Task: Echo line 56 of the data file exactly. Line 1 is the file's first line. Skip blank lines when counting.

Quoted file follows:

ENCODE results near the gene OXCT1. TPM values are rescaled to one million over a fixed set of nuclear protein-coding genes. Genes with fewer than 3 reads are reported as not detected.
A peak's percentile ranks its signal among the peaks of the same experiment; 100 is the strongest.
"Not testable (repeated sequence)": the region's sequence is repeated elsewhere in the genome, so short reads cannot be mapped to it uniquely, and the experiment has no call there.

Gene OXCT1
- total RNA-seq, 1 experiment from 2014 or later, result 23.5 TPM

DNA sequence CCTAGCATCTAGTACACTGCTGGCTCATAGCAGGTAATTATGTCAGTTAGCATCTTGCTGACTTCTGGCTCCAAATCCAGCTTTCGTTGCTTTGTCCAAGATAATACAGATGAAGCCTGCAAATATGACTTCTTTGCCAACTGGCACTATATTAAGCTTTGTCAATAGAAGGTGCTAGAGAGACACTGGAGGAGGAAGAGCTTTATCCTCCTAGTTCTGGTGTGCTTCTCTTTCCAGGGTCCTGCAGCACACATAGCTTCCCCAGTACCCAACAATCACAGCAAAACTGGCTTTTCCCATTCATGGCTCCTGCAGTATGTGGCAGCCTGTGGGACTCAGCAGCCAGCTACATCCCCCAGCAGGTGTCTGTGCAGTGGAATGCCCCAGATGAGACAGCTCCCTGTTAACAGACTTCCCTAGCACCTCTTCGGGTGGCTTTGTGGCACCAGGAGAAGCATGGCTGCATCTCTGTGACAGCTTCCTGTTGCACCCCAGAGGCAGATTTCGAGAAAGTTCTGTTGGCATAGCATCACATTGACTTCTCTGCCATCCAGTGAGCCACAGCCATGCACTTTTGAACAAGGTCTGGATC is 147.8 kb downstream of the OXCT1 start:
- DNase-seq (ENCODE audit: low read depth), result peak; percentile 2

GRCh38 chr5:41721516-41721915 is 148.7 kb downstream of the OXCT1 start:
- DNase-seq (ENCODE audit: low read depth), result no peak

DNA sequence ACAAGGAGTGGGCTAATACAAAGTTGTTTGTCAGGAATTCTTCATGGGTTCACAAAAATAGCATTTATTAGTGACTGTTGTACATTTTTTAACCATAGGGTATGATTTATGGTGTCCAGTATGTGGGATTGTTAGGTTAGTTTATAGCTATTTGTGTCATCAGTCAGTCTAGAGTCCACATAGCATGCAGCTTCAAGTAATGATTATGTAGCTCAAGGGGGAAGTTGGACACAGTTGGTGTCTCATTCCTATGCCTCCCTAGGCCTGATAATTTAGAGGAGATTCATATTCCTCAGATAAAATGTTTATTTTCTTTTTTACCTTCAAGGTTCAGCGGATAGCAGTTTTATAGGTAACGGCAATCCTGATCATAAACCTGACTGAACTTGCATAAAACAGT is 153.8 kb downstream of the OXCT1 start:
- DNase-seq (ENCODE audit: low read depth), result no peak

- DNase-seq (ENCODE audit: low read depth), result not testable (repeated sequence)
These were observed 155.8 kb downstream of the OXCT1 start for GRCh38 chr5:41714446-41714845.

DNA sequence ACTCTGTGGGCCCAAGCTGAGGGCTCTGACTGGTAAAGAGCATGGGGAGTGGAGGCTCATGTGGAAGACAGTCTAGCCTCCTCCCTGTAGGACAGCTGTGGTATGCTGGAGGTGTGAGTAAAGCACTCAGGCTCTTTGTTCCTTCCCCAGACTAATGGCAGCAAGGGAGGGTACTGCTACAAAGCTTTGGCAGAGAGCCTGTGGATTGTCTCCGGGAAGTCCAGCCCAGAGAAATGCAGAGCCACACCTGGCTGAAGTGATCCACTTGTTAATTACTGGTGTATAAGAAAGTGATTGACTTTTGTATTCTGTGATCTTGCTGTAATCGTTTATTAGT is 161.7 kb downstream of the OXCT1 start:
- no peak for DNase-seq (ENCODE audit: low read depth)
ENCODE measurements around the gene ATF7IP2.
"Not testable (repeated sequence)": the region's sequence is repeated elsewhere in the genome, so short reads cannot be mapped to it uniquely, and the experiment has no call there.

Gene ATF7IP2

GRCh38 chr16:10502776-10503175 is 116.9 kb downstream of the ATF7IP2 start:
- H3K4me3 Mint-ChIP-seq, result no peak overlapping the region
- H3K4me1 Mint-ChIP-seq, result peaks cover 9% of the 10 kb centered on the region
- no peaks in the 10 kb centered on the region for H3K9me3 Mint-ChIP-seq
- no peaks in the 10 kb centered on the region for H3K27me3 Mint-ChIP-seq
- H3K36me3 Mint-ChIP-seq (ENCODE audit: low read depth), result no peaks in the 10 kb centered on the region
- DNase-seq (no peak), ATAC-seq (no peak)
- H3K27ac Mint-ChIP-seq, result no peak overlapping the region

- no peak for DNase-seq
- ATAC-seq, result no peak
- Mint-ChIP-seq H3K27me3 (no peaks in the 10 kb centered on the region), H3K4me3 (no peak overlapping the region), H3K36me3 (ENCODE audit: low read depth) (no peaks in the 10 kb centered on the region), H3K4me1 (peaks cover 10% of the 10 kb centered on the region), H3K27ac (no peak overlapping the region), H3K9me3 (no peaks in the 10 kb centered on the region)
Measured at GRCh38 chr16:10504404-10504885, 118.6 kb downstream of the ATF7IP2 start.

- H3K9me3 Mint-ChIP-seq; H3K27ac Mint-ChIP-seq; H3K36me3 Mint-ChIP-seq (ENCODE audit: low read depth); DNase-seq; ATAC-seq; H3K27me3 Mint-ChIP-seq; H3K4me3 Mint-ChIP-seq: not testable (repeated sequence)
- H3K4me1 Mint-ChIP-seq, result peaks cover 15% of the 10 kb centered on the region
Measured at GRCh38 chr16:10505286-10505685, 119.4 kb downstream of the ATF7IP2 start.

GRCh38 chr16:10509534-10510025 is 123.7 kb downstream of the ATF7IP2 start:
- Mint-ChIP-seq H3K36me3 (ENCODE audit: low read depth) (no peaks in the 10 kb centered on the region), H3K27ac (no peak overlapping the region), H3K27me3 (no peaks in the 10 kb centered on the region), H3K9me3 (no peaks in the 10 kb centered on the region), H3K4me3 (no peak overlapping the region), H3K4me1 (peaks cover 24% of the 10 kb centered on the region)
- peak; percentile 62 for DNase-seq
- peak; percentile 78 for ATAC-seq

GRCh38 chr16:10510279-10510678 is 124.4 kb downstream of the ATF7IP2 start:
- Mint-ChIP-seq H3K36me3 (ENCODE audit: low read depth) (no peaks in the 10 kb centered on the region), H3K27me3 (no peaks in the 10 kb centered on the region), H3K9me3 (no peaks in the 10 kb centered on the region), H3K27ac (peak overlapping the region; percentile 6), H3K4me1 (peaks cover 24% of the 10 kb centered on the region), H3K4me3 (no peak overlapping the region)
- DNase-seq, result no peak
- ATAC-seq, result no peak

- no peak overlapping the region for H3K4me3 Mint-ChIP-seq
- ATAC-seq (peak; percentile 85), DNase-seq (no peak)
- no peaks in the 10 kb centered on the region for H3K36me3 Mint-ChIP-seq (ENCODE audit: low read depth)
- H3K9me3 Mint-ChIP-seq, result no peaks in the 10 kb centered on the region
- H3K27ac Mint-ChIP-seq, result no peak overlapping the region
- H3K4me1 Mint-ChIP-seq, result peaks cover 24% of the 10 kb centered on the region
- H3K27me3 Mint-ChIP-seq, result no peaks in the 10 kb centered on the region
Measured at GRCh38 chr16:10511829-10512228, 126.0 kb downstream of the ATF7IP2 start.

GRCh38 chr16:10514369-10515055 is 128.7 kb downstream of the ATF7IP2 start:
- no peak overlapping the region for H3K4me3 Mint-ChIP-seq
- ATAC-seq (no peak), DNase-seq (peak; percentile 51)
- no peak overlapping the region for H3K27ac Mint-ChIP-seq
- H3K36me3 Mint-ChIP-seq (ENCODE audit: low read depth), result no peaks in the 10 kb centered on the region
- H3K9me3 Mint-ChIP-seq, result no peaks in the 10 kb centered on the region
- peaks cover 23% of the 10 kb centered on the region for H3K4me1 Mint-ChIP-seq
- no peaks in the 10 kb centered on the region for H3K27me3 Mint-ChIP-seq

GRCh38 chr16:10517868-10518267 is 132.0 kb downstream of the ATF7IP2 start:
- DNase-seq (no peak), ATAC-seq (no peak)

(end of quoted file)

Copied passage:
- peaks cover 23% of the 10 kb centered on the region for H3K4me1 Mint-ChIP-seq